3. Open Up Communication with Neighbors
How do you go about ensuring that your neighbors are an asset, rather than a hindrance, to your vacation rental? First, communicate with your neighbors in person before you start welcoming guests to your vacation rental. Keep in mind that many people move to specific neighborhoods because they want a sense of community. Therefore, they aren’t likely to be too happy with a vacation rental being in the neighborhood because it’s very impersonal, with strangers coming in and out all the time. So don’t forget to introduce yourself and show that you plan to be as considerate as possible with your vacation rental business.
If your neighbors are interested, you could even take them out for a cup of coffee or a meal while you discuss the various rules, regulations, and homeowners association requirements with which your business will be running in accordance. Show them that you’re not doing anything wrong or illegal with the property and that you’re willing to work with them if any issues arise. In general, try to treat your neighbors just as kindly as you treat your guests because they’re likely to be affected by your vacation rental on a daily basis.
4. Show Neighbors How Your Vacation Rental Can Benefit Them
A wise strategy is to show your neighbors the ways in which your vacation rental can benefit them. Frame your vacation rental as an asset. For example, you could offer to let them or their friends and family stay there if they ever needed a place. Maybe your neighbor plans to do renovations, and they won’t be able to stay at their house for a couple of weeks; perhaps a discounted rate on your vacation rental would make them feel a little better about the situation. Or maybe they need accommodations for visiting family; your vacation rental could be the perfect solution.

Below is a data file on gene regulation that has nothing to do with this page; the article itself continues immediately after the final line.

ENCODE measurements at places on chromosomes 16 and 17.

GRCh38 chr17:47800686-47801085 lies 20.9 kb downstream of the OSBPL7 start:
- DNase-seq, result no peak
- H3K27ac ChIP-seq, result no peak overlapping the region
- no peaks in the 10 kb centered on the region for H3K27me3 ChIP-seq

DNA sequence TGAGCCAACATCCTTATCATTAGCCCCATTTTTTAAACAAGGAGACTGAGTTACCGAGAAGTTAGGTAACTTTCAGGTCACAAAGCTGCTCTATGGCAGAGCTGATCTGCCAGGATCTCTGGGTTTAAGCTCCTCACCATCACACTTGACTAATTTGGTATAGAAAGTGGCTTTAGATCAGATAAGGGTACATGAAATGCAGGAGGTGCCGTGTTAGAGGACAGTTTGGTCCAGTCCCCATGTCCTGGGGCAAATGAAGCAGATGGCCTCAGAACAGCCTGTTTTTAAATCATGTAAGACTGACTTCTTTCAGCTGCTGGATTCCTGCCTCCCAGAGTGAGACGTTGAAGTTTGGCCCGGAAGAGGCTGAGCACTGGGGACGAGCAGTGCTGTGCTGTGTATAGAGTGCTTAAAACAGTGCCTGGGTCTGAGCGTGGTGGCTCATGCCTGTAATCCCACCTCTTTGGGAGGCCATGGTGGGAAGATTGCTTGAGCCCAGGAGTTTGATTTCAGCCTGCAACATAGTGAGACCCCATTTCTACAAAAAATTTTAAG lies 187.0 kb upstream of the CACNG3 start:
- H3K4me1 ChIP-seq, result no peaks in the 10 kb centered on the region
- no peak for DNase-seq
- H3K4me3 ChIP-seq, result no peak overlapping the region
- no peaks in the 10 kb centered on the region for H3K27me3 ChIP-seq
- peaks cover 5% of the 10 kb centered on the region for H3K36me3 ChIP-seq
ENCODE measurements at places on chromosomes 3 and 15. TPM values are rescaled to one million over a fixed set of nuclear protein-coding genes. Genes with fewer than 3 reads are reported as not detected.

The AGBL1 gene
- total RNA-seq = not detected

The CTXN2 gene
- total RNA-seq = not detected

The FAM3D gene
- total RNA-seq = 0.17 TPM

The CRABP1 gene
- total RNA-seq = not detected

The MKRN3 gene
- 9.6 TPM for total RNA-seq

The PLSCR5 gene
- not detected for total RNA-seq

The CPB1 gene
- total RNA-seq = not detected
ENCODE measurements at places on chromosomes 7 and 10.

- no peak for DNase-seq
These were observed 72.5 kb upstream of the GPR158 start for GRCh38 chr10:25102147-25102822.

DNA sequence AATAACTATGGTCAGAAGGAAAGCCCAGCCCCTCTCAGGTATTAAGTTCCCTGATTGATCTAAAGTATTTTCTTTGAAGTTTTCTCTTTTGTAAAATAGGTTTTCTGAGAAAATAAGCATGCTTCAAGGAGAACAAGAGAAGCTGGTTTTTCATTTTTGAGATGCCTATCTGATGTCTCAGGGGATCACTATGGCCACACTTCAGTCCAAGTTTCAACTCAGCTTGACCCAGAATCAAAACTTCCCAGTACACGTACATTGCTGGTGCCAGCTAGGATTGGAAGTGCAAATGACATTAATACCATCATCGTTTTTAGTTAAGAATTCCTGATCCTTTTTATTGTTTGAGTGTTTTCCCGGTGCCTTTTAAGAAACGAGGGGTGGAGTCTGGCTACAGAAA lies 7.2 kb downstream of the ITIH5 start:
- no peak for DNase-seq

Another idea is to create win-win situations for your neighbors. For instance, let’s say you have a lawn maintenance company come by once a week to take care of your lawn and landscaping. You could offer to have the lawn maintenance professionals mow your neighbor’s lawn for free whenever they come by to take care of your lawn. Both lawns will end up looking great and well-maintained, and you’ll be on your neighbor’s good side since you’ve offered them a free service. You could do something similar with your cleaning service as well in order to foster a better relationship with your neighbors.
5. Implement a Guest Screening System
Implementing a guest screening system is an effective way of putting your neighbors’ (and your own) minds at ease. Your neighbor might worry about the type of people who will be staying at your vacation rental, but if you have a good screening system in place, there’s much less need to worry. Options for a vacation rental guest screening system include a manual screening where you chat on the phone or through email, sifting through potential guests’ social media profiles, or even using a third-party identity verification service to ensure your guests are who they say they are.
Regardless of the screening system you choose, your neighbors are less likely to be as concerned if you talk to them about the security measures you’ve put into place. Even the fact that you’ve gone through the trouble of implementing screening procedures should make your neighbors feel a bit better about the situation because it shows that you care and won’t let just anyone stay at your vacation rental.
6. Set Reasonable Check-In and Check-Out Times